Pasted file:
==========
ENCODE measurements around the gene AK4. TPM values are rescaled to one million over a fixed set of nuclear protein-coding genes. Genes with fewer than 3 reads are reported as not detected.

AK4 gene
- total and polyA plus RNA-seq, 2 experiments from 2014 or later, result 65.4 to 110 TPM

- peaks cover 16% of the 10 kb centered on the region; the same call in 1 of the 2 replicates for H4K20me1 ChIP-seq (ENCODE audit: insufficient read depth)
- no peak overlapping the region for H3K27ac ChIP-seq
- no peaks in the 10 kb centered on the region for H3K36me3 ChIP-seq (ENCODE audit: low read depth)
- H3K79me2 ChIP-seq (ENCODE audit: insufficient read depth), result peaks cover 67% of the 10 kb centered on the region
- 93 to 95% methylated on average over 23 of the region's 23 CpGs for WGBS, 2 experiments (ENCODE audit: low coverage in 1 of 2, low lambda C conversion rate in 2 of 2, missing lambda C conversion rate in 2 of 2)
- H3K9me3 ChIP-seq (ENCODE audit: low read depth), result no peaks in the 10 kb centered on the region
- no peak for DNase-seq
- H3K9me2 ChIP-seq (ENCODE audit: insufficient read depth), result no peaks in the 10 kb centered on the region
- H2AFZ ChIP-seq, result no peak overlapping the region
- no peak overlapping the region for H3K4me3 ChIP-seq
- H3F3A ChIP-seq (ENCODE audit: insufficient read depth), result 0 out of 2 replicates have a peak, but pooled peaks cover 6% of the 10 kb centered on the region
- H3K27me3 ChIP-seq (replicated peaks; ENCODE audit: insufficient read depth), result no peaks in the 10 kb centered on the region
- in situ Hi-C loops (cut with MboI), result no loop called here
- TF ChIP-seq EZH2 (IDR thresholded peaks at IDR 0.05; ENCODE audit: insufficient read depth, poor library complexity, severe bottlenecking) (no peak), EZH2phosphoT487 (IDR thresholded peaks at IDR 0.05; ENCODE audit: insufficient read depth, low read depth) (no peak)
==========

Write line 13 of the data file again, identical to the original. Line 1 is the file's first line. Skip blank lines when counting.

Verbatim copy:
- no peak overlapping the region for H3K4me3 ChIP-seq